United States: Patent Venue At The Supreme Court Update: TC Heartland's Petition For Certiorari Granted

In the November 2016 issue of our Intellectual Property newsletter we published a commentary on TC Heartland's petition for certiorari, in which we suggested that TC Heartland raised enough interesting issues for the Supreme Court to grant certiorari. On December 14, 2016, the Supreme Court did grant TC Heartland's petition on the following issue: Whether the patent venue statute, 28 U.S.C. § 1400(b), which provides that patent infringement actions "may be brought in the judicial district where the defendant resides," is the sole and exclusive provision governing venue in patent infringement actions and is not to be supplemented by the statute governing "[v]enue generally," 28 U.S.C. § 1391, which has long contained a subsection (c) that, where applicable, deems a corporate entity to reside in multiple judicial districts.

On January 30, 2017, TC Heartland submitted its opening merits brief.

Two sections of its brief, "Effects of the Federal Circuit's New Reinterpretation of the Patent Venue Statute" and "The Federal Circuit's Reinterpretation of § 1400(b) Has Brought Back the Very 'Abuses' That Congress Sought to Avoid," are particularly striking from a policy perspective.1

First, TC Heartland explains, through statistical studies, the dramatic concentration of patent infringement litigation in a select few district courts of the United States. TC Heartland explains that, in 2015, "more than 40% of all patent cases were brought in [the United States District Court for the Eastern District of Texas ("E.D. Tex.")], and more than 50% of patent cases were filed in just two districts (E.D. Tex. and D. Del.), as illustrated in the chart below (Brian Howard, Lex Machina 2015 End-of-Year Trends Fig. 3 (Jan. 7, 2016), available at http://www.lexmachina.com/lex-machina-2015-end-of-yeartrends): 2

TC Heartland further asserts that statistical studies show that these district courts are "simply better for patent plaintiffs and worse for patent defendants,"3 based on three variables: "[i] shorter time-to-trial, [ii] higher success rates, and [iii] greater median damages awards."4

Second, quoting several amici, comprised of global business leaders and renowned academics, TC Heartland denounces the Federal Circuit's "revisionist interpretation of § 1400(b)," which it claims has:5

  • Resulted in "rampant and unseemly forum shopping" that "hampers innovation, generates erroneous results, and undermines respect for the rule of law." Brief of Amici Dell Inc. and the Software & Information Industry Association at 3, 6.
  • "[L]ed to pervasive forum shopping" that "has fundamentally altered the landscape of patent litigation in ways detrimental to the patent system as a whole." Brief of Amici 32 Internet Companies, Retailers, and Associations at 3, 17 (citation omitted).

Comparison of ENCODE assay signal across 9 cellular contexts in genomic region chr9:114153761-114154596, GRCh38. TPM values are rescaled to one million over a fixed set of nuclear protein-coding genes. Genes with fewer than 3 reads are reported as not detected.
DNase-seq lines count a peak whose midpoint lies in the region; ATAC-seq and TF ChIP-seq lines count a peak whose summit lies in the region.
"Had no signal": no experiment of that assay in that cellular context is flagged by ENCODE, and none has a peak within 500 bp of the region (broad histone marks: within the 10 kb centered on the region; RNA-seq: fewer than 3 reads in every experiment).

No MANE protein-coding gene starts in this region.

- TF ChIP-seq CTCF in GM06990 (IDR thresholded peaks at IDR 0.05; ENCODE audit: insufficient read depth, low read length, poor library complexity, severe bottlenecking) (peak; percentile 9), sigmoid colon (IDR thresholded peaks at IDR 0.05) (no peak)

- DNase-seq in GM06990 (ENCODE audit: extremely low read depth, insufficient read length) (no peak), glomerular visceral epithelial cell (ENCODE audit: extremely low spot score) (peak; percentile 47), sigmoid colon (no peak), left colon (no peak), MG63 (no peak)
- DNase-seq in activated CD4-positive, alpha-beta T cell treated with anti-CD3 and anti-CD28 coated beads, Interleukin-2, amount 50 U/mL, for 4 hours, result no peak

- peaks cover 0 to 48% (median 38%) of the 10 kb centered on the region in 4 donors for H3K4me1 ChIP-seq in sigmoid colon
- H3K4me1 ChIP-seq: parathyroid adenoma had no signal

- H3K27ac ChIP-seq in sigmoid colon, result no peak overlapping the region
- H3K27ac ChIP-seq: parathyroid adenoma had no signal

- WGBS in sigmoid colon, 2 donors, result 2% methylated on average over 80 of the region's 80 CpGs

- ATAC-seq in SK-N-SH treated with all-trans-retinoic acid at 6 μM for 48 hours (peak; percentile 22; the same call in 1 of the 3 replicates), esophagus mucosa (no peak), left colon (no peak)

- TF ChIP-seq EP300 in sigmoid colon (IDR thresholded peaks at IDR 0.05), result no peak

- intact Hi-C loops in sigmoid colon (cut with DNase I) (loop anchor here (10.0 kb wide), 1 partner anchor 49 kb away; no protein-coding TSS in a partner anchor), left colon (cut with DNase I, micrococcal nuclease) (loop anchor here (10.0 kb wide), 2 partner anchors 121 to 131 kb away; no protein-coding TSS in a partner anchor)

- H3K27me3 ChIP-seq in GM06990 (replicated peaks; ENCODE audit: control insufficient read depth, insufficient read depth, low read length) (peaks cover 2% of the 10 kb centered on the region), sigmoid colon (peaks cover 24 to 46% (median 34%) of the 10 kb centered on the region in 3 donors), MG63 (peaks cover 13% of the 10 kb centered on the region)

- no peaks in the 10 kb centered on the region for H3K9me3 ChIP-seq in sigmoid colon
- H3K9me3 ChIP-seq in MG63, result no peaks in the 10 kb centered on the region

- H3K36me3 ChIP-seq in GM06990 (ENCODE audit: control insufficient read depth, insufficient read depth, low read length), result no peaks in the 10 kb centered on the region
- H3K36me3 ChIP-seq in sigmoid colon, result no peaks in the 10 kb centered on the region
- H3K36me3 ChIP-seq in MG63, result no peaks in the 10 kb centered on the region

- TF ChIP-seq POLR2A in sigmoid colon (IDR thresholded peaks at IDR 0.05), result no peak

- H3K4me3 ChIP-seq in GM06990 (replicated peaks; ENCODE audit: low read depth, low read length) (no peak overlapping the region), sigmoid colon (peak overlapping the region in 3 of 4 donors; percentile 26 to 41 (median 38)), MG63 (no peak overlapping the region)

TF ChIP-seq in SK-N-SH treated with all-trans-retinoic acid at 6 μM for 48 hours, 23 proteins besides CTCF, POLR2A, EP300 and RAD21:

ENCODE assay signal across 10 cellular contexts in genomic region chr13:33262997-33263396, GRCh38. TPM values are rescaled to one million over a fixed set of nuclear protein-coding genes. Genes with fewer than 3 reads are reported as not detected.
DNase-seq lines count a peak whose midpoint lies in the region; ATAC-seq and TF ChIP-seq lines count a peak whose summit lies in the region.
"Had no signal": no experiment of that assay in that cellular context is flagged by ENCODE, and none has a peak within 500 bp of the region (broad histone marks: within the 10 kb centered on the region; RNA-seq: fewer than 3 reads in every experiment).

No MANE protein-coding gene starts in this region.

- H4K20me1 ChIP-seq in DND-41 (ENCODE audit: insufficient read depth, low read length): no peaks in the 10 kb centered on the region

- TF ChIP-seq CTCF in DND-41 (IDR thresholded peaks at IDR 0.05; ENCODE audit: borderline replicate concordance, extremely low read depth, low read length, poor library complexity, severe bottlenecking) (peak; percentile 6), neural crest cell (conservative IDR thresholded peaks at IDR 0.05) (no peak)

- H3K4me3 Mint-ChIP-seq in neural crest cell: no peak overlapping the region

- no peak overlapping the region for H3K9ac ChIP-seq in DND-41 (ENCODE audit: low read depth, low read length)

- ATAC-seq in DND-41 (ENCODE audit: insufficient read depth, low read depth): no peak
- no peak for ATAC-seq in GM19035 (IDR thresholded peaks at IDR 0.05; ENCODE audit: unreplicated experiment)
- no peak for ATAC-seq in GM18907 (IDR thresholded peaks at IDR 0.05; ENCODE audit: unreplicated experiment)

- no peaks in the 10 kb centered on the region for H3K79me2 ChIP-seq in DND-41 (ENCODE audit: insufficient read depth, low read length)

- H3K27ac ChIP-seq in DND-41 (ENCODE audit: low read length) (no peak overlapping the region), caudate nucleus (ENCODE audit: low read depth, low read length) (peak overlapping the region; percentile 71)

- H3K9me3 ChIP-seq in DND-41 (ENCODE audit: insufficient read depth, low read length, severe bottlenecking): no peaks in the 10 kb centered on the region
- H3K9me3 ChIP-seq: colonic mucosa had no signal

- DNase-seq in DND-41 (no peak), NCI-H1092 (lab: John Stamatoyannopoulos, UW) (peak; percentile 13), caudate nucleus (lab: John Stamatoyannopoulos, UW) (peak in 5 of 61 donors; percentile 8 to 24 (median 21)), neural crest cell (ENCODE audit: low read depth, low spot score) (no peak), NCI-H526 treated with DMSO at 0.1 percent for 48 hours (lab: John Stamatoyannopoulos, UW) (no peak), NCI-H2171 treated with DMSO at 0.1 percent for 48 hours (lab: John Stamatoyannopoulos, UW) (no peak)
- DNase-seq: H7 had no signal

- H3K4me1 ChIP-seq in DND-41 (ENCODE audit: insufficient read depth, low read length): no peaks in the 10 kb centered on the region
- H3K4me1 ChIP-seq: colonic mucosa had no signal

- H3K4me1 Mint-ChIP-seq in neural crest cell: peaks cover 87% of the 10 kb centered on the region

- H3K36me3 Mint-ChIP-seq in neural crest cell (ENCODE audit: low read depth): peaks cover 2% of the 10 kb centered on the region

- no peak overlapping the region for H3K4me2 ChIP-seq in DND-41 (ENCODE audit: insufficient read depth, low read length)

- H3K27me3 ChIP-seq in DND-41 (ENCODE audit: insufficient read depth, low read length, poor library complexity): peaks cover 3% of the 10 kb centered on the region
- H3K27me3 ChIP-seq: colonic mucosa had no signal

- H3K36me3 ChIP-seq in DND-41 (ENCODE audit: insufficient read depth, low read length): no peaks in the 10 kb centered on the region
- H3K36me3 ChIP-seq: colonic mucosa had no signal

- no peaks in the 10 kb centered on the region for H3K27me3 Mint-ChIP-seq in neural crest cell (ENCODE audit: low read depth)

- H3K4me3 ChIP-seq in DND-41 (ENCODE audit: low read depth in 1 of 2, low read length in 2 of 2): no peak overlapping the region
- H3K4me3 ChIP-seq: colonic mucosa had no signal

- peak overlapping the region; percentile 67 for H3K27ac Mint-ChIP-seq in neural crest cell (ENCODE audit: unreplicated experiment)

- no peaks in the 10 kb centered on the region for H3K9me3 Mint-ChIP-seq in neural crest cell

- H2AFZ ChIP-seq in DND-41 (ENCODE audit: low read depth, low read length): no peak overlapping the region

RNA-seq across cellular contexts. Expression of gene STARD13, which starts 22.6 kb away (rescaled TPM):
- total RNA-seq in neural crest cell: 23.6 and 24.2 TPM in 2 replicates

• Produced "a massive imbalance in the distribution of patent suits in the United States" that undermines "core purposes underlying our patent laws." Brief of Amici American Bankers Association, the Clearing House Payments Company L.L.C., Financial Services Roundtable and Consumer Bankers Association at 8–9.
  • Engendered abusive "forum shopping [of] the very sort" that "Congress sought to guard against when it adopted legislation limiting venue in patent litigation." Brief of Amicus Washington Legal Foundation at 14.
  • Generated a "venue free-for-all" that "especially harms small companies and American consumers" and that "may be drawing courts into competition to attract patent owners—the ones with unilateral choice over the forum—by adopting practices and procedures favorable to patent owners." Brief of Amici the Electronic Frontier Foundation and Public Knowledge at 3, 21.
  • "[F]undamentally shaped the landscape of patent litigation in ways that harm the patent system, by enabling extensive forum shopping and forum selling." Brief of Amici 56 Professors of Law and Economics at 12.
  • "[C]reated numerous practical negative consequences" including "concentration of most patent litigation [in] a select few district courts, which is bad for positive development of patent law." Brief of Amicus Paul R. Michel (retired Chief Judge of the Federal Circuit) at 1.

Oral argument is scheduled for March 27, 2017.


1 Brief for Petitioner at 14–16, 37–39, TC Heartland, LLC v. Kraft Foods Group Brands LLC, (Jan. 30, 2017) (No. 16-341) ("TC Heartland's Opening Br.").

2 TC Heartland's Opening Br. at 15.

3 TC Heartland's Opening Br. at 16 (quoting Matthew Sag, IP Litigation in U.S. District Courts: 1999-2014, 101 IOWA L. REV. 1065, 1099 (2016)).

4 TC Heartland Opening Br. at 16 (quoting Chris Barry et al., 2016 Patent Litigation Study: Are We at an Inflection Point? 15 (2016), available at https://www.pwc.com/us/en/forensic-services/publications/assets/2016-pwc-patent-litigation-study.pdf).

5 TC Heartland Opening Br. at 37–38.

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